Absolutely glorious.

If this were The Lord of the Rings, this would be the equivalent of the fight at The Black Gate. All of this is enough to bring a tear to one’s eye.


     In this ensuing chaos, Jack attempts to get back his sword, but Evil Ashi is standing is his way and giving him hell. Speaking of hell, it’s not long before Aku really begins to fight back. He squishes a whole bunch of Woolies and Archers, turning them into Aku-esque minions that begin to turn the tide against the resistance. Yeah, if you thought you could just feel good about watching Jack and friends fight back and win the day once and for all, you better get ready for a body count. We’re through pulling punches here. The army didn’t just come here to save Jack, they came to lay their lives on the line for him, and some are more than suggested to have paid the ultimate price doing so. It’s pretty nasty.


    Thankfully, it’s not long before the cavalry arrives. The Scotsman’s Ghost guides his entire army of daughters, who ride in on giant elk on a magic trail created by his bagpipe music. They don’t hesitate to run through Aku’s forces (geez, somebody should’ve told them who those minions were supposed to be).



Not long after that, the Robots of Andromeda show up with their giant samurai robot and start going “rock ‘em, sock ‘em” on Aku’s ass.


    The Scotsman catches up with Jack. After a brief explanation of the circumstances of his death, he runs through his comically long list of daughters, and even offers Jack the chance to “pick one”, though Jack politely refuses after pointing out Ashi, who’s busy fighting some of The Scotsman’s girls.


Speaking of which, she soon attempts to consume Jack, suffocating him in darkness.

    Meanwhile, Aku is tired of messing around. He calls his minions to him, absorbs them, and brings down a rain of spikes over the battlefield. While The Scotsman blows them away, many are implied, though not confirmed, to have been killed by this, including Sir Rothchild and some Triceraquins. As for the giant robot samurai and its pilots? Yeah, those are goners, and they can proudly show their onscreen deaths because they’re robots. As this is happening, Jack fights to reach Ashi and make her come back to her senses. Ashi is ready to give up, but that’s nothing that Jack breaking out The L Word can’t fix.


…(ahem). The OTHER L Word.

Corny? Sure, though it’s probably the first time anyone has said that to Ashi, so…yeah it’s a big deal. Ashi is about to choke Jack to death, but pulls through in the nick of time, going back to her “Classic Ashi” form, complete with dark body-suit, only now with her “leaf outfit” hairdo. In a scene that’s criminally short, Ashi gets to fight back against Aku, discovering that she has the same powers as him. Upon realizing this potential, in the blink of an eye, she picks up Jack’s sword and opens a portal that sends both her and Jack flying through time before Aku can stop them.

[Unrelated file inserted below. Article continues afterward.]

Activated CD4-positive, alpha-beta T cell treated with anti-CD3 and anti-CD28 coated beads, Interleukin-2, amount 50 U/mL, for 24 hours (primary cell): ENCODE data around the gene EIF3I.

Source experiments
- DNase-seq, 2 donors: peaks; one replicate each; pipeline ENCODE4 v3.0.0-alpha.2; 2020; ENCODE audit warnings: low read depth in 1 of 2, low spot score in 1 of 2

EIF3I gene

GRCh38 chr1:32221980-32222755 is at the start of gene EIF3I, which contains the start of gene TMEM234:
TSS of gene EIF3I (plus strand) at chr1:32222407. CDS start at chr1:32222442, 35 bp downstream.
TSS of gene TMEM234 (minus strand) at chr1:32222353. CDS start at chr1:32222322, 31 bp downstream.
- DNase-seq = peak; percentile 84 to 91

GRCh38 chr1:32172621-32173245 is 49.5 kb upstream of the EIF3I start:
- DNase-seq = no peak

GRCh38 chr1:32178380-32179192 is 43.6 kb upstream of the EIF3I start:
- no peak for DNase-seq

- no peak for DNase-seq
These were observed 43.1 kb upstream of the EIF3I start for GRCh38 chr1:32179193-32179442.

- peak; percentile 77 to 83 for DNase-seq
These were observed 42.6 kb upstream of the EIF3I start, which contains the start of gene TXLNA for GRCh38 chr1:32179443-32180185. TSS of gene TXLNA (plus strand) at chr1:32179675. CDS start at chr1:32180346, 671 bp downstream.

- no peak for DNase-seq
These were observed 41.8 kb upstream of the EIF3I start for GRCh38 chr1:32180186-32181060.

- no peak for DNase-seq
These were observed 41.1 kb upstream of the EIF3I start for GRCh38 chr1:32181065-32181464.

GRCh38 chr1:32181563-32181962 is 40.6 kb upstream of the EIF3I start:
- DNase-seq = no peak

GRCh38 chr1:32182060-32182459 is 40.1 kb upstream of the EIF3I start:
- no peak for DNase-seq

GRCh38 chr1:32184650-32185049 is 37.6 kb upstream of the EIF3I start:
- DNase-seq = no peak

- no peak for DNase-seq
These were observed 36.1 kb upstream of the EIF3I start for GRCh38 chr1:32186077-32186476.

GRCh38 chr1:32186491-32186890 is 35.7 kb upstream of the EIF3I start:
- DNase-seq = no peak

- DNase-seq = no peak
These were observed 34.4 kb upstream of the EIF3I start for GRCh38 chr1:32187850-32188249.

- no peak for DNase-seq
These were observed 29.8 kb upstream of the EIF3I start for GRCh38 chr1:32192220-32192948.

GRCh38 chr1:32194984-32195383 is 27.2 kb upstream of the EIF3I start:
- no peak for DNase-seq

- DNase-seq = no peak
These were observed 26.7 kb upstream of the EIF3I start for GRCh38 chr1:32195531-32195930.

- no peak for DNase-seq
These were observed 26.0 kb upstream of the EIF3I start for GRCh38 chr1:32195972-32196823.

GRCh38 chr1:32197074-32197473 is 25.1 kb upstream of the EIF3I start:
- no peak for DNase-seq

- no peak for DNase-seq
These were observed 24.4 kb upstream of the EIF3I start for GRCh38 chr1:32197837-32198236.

That’s right, ladies and gentlemen. Jack is finally, finally, FINALLY going back to the past!


    I would’ve loved to see this fight between Aku and Ashi last a little longer, but we’re on a tight deadline as it is, so it was probably for the best to not waste any time, even if it comes at the price of not really knowing what happened to Jack’s army. Yeah, this is the last we see of them, not much fanfare after we get to see them sacrifice themselves for Jack. Also, while I know plenty will take issue with Ashi figuring out how to use her powers too quickly, my workaround theory to this is that her connection with Aku works both ways. Being a part of him, Ashi can be controlled by Aku, but this also grants her the same knowledge and abilities as him. Also, it really isn’t the best time to try to explain how Aku’s magic “works”, so I’ll just go with it. By the way, props to the ultra-satisfying music cue that plays as Jack and Ashi are travelling through the portal. Also, I want credit for calling that Ashi would travel back in time along with Jack…wait, there’s no record of me saying that before this. Dammit.


The two of them arrive in the past, right after Jack is about to finish off Aku, but is sent forward in time before he can. The scene in question is re-created with new animation and re-recorded audio from Phil LaMarr and Greg Baldwin. Once Jack arrives, he doesn’t hesitate to slice Aku apart, who’s too weakened from his previous fight to either run away or properly defend himself.







Like his father before him, he traps Aku’s essence within is sword and seals his power away, which causes his lair to collapse. Did I say “collapse”? I meant “explode”! Ashi claims that she felt Aku “leaving her” shortly after, and Jack confidently claims that “he will never hurt anyone again”, embracing her.


    An undisclosed amount of time after that, we get a couple more “blasts from the past”, as a whole bunch of warriors arrive at Jack’s kingdom by boat. These aren’t just any warriors, though. They’re men who trained Jack since he was very young to fight Aku in the show’s very first episode: You got a Robin Hood-looking Englishman, some Shaolin monks, a Greco-Roman wrestler, an Arabian Sheikh, an African staff fighter, several Vikings, and a sailor whose boat has Jack’s family symbol.

All of them are implied to know each other and, as it turns out, are visiting the kingdom for Jack’s wedding.